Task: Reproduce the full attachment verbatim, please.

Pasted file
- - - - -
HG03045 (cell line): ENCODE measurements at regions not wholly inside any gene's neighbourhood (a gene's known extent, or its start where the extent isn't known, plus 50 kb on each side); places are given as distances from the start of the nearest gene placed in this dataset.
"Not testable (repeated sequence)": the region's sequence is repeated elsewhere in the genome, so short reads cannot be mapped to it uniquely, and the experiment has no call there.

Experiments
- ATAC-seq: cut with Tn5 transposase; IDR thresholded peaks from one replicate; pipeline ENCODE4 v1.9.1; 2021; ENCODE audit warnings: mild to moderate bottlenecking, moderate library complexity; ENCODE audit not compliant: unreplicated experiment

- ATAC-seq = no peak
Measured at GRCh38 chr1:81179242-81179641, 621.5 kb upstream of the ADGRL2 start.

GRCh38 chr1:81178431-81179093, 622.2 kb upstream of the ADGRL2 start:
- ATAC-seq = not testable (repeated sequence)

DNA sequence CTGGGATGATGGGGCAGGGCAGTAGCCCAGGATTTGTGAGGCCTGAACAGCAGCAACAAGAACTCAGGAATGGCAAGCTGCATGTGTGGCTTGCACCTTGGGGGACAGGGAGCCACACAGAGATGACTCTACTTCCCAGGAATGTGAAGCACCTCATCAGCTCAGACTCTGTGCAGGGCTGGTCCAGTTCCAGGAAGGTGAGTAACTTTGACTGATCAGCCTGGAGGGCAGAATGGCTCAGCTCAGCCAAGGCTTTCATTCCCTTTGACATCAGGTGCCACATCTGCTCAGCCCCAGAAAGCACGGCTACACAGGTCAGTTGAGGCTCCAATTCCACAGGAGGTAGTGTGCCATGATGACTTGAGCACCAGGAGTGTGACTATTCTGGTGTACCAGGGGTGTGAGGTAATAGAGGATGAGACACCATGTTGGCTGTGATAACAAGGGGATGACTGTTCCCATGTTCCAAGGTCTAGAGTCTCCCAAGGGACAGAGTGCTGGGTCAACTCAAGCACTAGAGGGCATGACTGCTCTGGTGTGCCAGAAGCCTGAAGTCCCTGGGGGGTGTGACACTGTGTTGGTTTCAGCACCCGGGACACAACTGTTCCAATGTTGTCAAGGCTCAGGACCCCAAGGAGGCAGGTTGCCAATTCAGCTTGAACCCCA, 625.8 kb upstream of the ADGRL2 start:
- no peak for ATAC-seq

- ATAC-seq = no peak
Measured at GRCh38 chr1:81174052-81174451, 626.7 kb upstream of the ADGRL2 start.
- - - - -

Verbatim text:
HG03045 (cell line): ENCODE measurements at regions not wholly inside any gene's neighbourhood (a gene's known extent, or its start where the extent isn't known, plus 50 kb on each side); places are given as distances from the start of the nearest gene placed in this dataset.
"Not testable (repeated sequence)": the region's sequence is repeated elsewhere in the genome, so short reads cannot be mapped to it uniquely, and the experiment has no call there.

Experiments
- ATAC-seq: cut with Tn5 transposase; IDR thresholded peaks from one replicate; pipeline ENCODE4 v1.9.1; 2021; ENCODE audit warnings: mild to moderate bottlenecking, moderate library complexity; ENCODE audit not compliant: unreplicated experiment

- ATAC-seq = no peak
Measured at GRCh38 chr1:81179242-81179641, 621.5 kb upstream of the ADGRL2 start.

GRCh38 chr1:81178431-81179093, 622.2 kb upstream of the ADGRL2 start:
- ATAC-seq = not testable (repeated sequence)

DNA sequence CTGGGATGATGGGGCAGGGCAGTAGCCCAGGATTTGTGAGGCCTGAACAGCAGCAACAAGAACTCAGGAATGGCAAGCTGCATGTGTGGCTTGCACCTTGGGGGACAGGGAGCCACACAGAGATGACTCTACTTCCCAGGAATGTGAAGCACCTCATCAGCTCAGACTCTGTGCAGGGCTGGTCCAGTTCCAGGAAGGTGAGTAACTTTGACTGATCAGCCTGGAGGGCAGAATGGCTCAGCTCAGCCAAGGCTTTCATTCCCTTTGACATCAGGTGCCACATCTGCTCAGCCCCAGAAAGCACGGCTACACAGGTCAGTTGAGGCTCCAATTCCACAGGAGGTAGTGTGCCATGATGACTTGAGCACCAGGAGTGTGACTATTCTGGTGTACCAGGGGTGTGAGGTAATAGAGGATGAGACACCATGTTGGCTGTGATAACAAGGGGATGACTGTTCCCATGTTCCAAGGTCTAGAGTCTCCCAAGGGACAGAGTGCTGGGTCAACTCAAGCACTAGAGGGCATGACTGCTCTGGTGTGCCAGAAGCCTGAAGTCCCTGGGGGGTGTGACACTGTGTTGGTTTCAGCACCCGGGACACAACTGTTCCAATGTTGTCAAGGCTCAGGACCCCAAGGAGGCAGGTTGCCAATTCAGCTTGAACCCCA, 625.8 kb upstream of the ADGRL2 start:
- no peak for ATAC-seq

- ATAC-seq = no peak
Measured at GRCh38 chr1:81174052-81174451, 626.7 kb upstream of the ADGRL2 start.